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EPIC Comments on WHOIS

  • To: gnso-whoisprivacy-cmts@xxxxxxxxx
  • Subject: EPIC Comments on WHOIS
  • From: Marc Rotenberg <rotenberg@xxxxxxxx>
  • Date: Fri, 30 Sep 2005 17:08:10 -0400

EPIC supports the GNSO's proposal to allow registrars and
registries to conform with national and local laws regarding
privacy and data protection.  We believe that this is a critical
first step in reforming Whois privacy policies, and that the
proposal should be implemented immediately.

With this proposal, registrants will be somewhat more secure in
their ability to apply the privacy protections offered to them by
law.  Registrars are also less likely to be faced with the choice
of either honoring their contractual agreements under the RAA or
obeying the laws of their country. Furthermore, registrants will
no longer be subject to the same level of uncertainty as to
whether their registrar will comply with the RAA or with the
applicable law.

We note, however, that this is only a first step, and that a
comprehensive reform of Whois privacy policy is crucial.  The
current proposal requires registrars to "prove" or "credibly
demonstrate" a conflict of law.  This burden of persuasion creates
a high bar for a registrar to find a conflict, and may encourage
registrars to simply hope that the conflict will go unnoticed or
be unenforced.  Similarly, the recommended procedures only provide
procedures for when an investigation, litigation, or other civil
or governmental proceeding has been initiated.  This suggests that
registrars and registries are only obligated to take action when,
and that ICANN will only provide exceptions for, situations that
have already generated enforcement actions.

If this is the case, registrars who see clear conflicts between
the RAA and local laws have no clear procedure to follow, and are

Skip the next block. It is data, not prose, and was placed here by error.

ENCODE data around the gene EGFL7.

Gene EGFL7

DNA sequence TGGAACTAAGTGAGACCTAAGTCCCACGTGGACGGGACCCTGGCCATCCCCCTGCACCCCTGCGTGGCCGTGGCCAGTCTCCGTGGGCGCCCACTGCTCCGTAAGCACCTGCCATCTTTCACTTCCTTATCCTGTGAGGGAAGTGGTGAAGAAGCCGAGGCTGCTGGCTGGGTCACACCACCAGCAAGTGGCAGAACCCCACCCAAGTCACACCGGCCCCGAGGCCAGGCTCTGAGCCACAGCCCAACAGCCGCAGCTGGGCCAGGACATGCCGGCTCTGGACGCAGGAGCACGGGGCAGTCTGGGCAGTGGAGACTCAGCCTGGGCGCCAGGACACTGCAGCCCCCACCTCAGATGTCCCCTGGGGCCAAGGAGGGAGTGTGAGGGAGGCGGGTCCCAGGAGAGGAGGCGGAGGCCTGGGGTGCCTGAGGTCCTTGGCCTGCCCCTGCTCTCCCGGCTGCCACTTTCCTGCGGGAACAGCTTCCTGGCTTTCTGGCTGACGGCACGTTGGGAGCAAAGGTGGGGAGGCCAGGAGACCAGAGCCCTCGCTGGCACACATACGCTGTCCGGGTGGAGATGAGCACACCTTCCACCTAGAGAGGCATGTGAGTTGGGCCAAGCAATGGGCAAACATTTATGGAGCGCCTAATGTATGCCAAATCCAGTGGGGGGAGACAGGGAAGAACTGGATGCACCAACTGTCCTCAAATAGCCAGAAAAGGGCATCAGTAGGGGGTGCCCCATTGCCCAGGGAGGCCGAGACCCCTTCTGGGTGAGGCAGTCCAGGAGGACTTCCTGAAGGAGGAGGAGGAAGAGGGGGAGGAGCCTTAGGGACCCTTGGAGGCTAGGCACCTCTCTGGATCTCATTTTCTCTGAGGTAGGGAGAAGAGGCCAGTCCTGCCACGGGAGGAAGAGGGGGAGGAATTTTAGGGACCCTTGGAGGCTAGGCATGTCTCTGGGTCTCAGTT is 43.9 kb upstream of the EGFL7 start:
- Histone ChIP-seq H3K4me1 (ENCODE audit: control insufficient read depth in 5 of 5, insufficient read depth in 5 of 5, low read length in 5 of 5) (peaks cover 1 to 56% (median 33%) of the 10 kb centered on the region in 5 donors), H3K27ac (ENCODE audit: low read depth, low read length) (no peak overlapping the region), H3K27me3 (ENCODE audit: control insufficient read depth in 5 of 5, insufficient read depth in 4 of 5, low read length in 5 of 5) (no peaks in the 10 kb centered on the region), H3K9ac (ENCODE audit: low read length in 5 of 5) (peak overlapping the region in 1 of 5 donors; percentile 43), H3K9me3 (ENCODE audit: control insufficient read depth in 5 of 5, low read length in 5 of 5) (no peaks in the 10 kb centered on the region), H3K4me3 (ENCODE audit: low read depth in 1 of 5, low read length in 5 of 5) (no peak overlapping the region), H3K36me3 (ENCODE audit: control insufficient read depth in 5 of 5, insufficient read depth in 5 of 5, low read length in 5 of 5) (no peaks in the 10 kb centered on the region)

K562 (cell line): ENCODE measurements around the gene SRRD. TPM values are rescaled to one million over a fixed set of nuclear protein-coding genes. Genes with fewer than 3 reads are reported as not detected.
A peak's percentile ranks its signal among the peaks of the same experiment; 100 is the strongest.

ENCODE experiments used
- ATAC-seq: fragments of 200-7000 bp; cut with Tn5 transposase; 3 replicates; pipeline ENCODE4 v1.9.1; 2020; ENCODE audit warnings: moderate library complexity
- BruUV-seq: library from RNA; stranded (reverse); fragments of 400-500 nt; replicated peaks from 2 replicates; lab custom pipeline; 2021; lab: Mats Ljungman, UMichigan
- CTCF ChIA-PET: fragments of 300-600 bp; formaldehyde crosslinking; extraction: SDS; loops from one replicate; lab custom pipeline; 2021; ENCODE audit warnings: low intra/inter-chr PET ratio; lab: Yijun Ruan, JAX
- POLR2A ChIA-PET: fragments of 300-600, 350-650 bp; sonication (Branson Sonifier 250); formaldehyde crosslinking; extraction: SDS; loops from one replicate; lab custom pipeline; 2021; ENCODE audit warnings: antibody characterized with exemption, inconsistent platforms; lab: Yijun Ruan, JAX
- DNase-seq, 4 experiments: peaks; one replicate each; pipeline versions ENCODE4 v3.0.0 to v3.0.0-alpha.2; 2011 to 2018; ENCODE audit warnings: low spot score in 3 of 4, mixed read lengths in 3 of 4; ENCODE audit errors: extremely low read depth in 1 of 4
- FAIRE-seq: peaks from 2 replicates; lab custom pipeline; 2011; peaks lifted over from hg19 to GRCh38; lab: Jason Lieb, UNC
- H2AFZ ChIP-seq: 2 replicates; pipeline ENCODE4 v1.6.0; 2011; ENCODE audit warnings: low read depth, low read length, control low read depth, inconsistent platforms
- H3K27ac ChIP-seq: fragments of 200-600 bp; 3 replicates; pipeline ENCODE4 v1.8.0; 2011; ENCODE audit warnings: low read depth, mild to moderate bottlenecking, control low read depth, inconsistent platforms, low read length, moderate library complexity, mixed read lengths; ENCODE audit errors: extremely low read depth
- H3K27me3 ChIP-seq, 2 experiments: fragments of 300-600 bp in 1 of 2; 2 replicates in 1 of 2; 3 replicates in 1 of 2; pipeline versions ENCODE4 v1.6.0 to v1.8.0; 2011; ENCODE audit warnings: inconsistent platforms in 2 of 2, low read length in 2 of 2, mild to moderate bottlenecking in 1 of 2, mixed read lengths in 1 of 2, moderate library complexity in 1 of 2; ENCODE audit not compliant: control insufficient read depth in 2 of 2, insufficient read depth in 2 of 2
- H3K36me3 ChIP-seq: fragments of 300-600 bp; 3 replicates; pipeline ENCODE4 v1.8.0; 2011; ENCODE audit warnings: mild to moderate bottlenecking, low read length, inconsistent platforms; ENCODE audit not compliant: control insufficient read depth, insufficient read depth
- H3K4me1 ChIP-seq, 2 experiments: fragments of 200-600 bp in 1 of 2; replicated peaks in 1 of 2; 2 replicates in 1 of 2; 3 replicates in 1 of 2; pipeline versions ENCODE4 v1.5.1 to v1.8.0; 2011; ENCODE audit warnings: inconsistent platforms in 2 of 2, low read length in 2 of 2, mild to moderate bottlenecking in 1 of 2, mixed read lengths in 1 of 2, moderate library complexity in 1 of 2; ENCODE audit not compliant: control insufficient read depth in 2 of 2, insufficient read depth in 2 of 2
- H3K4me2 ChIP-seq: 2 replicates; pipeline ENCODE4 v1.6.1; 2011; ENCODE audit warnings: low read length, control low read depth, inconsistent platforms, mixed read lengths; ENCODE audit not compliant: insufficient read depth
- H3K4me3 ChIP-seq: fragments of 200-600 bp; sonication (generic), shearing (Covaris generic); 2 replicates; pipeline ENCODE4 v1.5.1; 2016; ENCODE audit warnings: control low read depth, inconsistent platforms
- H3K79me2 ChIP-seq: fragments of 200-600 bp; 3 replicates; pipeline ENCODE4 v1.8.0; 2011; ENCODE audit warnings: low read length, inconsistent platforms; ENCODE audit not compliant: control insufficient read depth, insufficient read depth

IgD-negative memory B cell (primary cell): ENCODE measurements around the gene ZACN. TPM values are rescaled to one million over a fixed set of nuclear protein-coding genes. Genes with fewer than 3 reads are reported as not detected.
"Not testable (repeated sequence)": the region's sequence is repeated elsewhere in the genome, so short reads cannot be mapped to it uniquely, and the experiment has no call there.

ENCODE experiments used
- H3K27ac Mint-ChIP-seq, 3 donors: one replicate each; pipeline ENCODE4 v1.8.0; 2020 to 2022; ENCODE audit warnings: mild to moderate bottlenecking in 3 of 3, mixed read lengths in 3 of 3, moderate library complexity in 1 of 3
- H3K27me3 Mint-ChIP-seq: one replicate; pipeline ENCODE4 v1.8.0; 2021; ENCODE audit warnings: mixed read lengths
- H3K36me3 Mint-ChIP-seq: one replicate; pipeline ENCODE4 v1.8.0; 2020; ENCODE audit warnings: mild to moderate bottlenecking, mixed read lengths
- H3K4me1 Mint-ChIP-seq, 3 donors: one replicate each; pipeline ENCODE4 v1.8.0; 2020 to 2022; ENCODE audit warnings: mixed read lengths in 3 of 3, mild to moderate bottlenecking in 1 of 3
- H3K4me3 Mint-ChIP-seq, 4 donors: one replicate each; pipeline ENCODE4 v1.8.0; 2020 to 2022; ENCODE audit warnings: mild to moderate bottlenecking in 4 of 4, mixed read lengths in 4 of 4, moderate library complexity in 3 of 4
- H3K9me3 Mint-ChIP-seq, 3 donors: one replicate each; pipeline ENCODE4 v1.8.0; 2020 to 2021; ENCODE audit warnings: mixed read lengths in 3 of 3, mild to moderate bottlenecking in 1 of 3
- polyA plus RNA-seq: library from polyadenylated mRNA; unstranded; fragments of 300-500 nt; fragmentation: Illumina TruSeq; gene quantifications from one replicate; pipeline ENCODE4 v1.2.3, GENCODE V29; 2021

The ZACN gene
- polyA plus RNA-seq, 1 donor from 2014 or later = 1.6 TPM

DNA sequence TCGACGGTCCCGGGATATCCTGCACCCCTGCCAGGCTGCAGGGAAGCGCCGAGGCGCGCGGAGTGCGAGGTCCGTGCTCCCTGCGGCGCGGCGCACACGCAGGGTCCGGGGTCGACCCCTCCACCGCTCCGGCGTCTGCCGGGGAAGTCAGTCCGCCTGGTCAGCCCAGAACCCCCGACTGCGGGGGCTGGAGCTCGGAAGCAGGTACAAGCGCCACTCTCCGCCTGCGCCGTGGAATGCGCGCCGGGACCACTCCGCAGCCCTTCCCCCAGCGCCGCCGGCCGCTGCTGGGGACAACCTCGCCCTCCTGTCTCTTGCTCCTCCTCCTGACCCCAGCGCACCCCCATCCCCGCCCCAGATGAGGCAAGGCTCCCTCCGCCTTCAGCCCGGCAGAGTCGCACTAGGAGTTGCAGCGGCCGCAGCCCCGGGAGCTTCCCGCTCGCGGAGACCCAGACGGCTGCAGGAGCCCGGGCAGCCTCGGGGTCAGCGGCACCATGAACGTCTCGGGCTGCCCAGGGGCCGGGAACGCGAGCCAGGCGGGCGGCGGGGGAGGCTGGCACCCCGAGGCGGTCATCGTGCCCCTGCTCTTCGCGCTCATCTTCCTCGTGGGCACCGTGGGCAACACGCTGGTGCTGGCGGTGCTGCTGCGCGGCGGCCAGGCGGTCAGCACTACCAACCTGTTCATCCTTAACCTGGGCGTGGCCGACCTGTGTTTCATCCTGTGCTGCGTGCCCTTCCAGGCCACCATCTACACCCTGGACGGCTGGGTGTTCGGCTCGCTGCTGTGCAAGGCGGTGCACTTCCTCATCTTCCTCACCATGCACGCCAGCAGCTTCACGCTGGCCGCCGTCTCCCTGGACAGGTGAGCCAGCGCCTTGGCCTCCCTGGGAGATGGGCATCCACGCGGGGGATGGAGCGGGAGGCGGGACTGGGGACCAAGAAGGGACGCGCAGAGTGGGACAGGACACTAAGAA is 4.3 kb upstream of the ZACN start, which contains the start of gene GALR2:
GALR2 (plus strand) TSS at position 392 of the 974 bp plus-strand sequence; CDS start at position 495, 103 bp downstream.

not guaranteed an exception from ICANN penalties for
non-compliance.  In such a situation, the proposed policy
discourages voluntary compliance with local law, and registrars
must wait to be sued, prosecuted, or investigated before they may
apply for an exception that would allow them to comply both with
ICANN policy and the law.

User consent is often insufficient to reconcile these problems.  A
mere boilerplate demand by registrars that users consent to Whois
distribution of their private information cannot universally meet
the requirements of every data protection law, present and future.

More importantly, presenting users with a consent disclaimer does
nothing to protect users' privacy rights. Privacy protections for
Whois should not be limited to exceptions made in policy for
national laws.

ICANN has a uniquely powerful role in managing an important facet
of the premier means of global communication.  As such, it has the
responsibility to take steps to assure the rights of Internet
users, not merely recalcitrantly follow in the footsteps of
various local governments.  While EPIC supports the adoption of
the proposal, we would encourage GNSO to take further and more
thorough action to protect users' privacy.


Marc Rotenberg EPIC Executive Director

Sherwin Siy

/\/\/\/\/\/\/\/\/\/\/\/\/\/\/\/\/\/\/\/\/\/\/\/\/\/\/\/\/\/\/\/\/\/\/ \/\/\/\/\/\/\/\/\/\/\/\
Marc Rotenberg, Executive Director
Electronic Privacy Information Center (EPIC)
1718 Connecticut Ave., NW, Suite 200
Washington, DC 20009
+1 202 482 1140 x1016 [tel] +1 202 483 1248 [fax]

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